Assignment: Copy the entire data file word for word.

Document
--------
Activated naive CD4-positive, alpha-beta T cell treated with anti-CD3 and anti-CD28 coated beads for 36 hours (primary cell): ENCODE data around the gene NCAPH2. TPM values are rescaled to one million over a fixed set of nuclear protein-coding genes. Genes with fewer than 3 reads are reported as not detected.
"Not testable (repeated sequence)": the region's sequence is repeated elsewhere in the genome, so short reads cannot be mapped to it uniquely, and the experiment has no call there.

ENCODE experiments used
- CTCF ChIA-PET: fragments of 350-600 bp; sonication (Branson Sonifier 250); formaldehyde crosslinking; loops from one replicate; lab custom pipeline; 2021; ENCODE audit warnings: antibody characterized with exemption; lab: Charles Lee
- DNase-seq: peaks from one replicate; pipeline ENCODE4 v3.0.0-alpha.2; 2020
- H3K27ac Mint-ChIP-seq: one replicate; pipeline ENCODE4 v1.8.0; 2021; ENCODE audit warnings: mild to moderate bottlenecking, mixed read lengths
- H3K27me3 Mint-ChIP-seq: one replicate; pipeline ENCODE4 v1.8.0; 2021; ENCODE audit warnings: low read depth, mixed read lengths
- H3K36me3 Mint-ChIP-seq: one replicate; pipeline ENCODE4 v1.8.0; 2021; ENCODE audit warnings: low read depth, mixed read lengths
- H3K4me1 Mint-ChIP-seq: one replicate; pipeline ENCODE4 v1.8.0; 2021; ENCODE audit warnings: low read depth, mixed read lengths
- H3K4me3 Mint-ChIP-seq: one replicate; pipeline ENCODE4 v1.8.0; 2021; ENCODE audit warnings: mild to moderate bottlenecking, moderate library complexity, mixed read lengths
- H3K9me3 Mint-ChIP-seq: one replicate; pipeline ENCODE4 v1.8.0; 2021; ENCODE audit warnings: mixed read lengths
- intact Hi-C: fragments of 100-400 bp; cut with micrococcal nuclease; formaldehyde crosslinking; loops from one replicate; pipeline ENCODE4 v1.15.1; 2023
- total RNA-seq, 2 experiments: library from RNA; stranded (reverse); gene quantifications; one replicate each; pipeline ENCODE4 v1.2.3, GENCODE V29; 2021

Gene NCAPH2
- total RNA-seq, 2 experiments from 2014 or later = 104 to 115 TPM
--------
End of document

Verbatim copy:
Activated naive CD4-positive, alpha-beta T cell treated with anti-CD3 and anti-CD28 coated beads for 36 hours (primary cell): ENCODE data around the gene NCAPH2. TPM values are rescaled to one million over a fixed set of nuclear protein-coding genes. Genes with fewer than 3 reads are reported as not detected.
"Not testable (repeated sequence)": the region's sequence is repeated elsewhere in the genome, so short reads cannot be mapped to it uniquely, and the experiment has no call there.

ENCODE experiments used
- CTCF ChIA-PET: fragments of 350-600 bp; sonication (Branson Sonifier 250); formaldehyde crosslinking; loops from one replicate; lab custom pipeline; 2021; ENCODE audit warnings: antibody characterized with exemption; lab: Charles Lee
- DNase-seq: peaks from one replicate; pipeline ENCODE4 v3.0.0-alpha.2; 2020
- H3K27ac Mint-ChIP-seq: one replicate; pipeline ENCODE4 v1.8.0; 2021; ENCODE audit warnings: mild to moderate bottlenecking, mixed read lengths
- H3K27me3 Mint-ChIP-seq: one replicate; pipeline ENCODE4 v1.8.0; 2021; ENCODE audit warnings: low read depth, mixed read lengths
- H3K36me3 Mint-ChIP-seq: one replicate; pipeline ENCODE4 v1.8.0; 2021; ENCODE audit warnings: low read depth, mixed read lengths
- H3K4me1 Mint-ChIP-seq: one replicate; pipeline ENCODE4 v1.8.0; 2021; ENCODE audit warnings: low read depth, mixed read lengths
- H3K4me3 Mint-ChIP-seq: one replicate; pipeline ENCODE4 v1.8.0; 2021; ENCODE audit warnings: mild to moderate bottlenecking, moderate library complexity, mixed read lengths
- H3K9me3 Mint-ChIP-seq: one replicate; pipeline ENCODE4 v1.8.0; 2021; ENCODE audit warnings: mixed read lengths
- intact Hi-C: fragments of 100-400 bp; cut with micrococcal nuclease; formaldehyde crosslinking; loops from one replicate; pipeline ENCODE4 v1.15.1; 2023
- total RNA-seq, 2 experiments: library from RNA; stranded (reverse); gene quantifications; one replicate each; pipeline ENCODE4 v1.2.3, GENCODE V29; 2021

Gene NCAPH2
- total RNA-seq, 2 experiments from 2014 or later = 104 to 115 TPM